"Pretty, it looks like a wasp (Vespa)!" Legend has it that this was the phrase that kicked off the timeless motorcycle par excellence. The engineer Corradino D’Ascanio, presented the first MP6 prototype of the Vespa to Enrico Piaggio, son of the founder of Piaggio (Rinaldo Piaggio) who replied with this historic phrase.
The first patent for the 98cc Vespa was presented on April 23, 1946 to the public at the golf circle in Rome. Specialized magazines dedicated their cover to this new motorcycle that received a significant diversity of opinions. In the first year of manufacture, almost 2,500 units were produced with a price of 55,000 lira and 66,000 lira for the luxury version that had optional elements such as the speedometer or the characteristic white-band tires. The 98cc engine had 3.2 hp and a top speed of 60 km/h.
Enrico Piaggio used communication in a very similar way to that which had been used with the Volkswagen Beetle. The Vespa was advertised for the female public and the working class: a basic, resistant and easy to repair motorcycle, perfect to go for shopping or riding around the city. The international recognition arose with the appearance in the cinema, with appearances in numerous films of the time, highlighting "Roman Holidays" and "La Dolce Vita".
In 1956, 10 years after the start of its commercialization, Vespa managed to sell 1 million units and in 1988 they reached the figure of 10 million. In these years of growth, Vespa created some vehicles that attracted particular attention. One of them was the Vespa 400, a two-seater car with a rear-engined two-stroke that came to compete in the Monte Carlo Rally. This model is said to have been boycotted by Fiat for fear of losing market share for the Fiat 500.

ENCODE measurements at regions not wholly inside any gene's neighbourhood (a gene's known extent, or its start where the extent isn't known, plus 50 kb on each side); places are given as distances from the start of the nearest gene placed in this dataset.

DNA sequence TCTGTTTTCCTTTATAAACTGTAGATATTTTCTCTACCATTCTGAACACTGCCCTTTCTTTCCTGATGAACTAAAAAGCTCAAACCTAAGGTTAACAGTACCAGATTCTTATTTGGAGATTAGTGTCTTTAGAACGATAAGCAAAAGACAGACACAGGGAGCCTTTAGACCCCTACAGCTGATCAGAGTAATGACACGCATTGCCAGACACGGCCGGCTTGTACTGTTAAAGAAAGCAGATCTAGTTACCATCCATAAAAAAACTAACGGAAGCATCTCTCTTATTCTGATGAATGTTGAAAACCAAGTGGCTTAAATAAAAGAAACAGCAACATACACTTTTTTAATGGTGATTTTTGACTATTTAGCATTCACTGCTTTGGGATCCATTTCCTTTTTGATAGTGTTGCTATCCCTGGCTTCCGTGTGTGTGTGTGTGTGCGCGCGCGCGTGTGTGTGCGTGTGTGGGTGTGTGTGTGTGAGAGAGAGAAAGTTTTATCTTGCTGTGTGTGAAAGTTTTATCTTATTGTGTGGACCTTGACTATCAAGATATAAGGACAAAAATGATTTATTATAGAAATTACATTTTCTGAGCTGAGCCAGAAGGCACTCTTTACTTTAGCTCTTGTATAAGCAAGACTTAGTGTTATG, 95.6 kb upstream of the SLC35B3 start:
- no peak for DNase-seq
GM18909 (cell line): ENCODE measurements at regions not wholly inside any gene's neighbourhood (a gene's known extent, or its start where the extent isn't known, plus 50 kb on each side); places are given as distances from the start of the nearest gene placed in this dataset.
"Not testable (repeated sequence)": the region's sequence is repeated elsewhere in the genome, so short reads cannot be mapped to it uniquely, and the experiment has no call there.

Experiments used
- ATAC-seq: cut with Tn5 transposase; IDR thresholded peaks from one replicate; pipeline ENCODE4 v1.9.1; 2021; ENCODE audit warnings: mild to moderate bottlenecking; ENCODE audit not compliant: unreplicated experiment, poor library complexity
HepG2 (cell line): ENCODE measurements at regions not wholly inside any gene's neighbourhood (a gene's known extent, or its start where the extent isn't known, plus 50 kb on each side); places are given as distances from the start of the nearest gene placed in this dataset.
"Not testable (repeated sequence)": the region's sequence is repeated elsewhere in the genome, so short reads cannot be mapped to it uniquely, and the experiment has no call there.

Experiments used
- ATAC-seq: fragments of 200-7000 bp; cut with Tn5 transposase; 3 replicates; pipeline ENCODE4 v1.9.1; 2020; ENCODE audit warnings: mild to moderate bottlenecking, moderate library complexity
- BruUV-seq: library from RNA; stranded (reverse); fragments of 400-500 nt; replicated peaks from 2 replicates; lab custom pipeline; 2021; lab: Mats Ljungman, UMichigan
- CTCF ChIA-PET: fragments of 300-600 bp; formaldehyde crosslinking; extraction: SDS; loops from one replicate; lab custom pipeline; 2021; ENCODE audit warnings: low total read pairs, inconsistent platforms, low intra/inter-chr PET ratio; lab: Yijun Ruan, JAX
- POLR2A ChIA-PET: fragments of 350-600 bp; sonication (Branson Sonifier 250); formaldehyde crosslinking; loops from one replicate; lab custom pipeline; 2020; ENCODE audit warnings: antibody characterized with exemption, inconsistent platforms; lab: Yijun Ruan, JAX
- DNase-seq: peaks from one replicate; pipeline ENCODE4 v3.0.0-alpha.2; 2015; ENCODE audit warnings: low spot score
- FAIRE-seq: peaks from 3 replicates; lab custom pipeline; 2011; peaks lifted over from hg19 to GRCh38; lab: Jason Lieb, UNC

Another particularly striking model was the Vespa 150 T.A.P. an anti-tank scooter designed for the French paratroops. 600 units of this “flying” scooter were produced, equipped with 1 cannon, 6 ammunition and 2 cans for fuel. Another particular Vespa was the transformation of the Vespa 50 with pedals to be able to homologate it under French regulations and to be able to market it in the country.
Vespa is said to have sold over 20 million units despite multiple imitations of the most iconic scooter. In 2016, on the occasion of the 70th anniversary, a range was marketed to celebrate Vespa's birthday. Two years later, the most modern model created by the Italian brand, the Vespa Elettrica, came out. The Pontedera brand that revolutionized the urban motorcycle market took the first step to adapt to the new market for electric motorcycles.
There has been a lot of talk in recent days about a new electric model inspired by the Vespa 98. The images of the prototype are impressive. The model is clearly inspired by the first Vespa but with a futuristic look. The prototype has caused sensation among lovers of the Italian brand, but we have bad news, because it is not designed by Vespa. Mightyseed Design, have been in charge of designing this prototype that, unfortunately, does not seem to be going to be commercialized.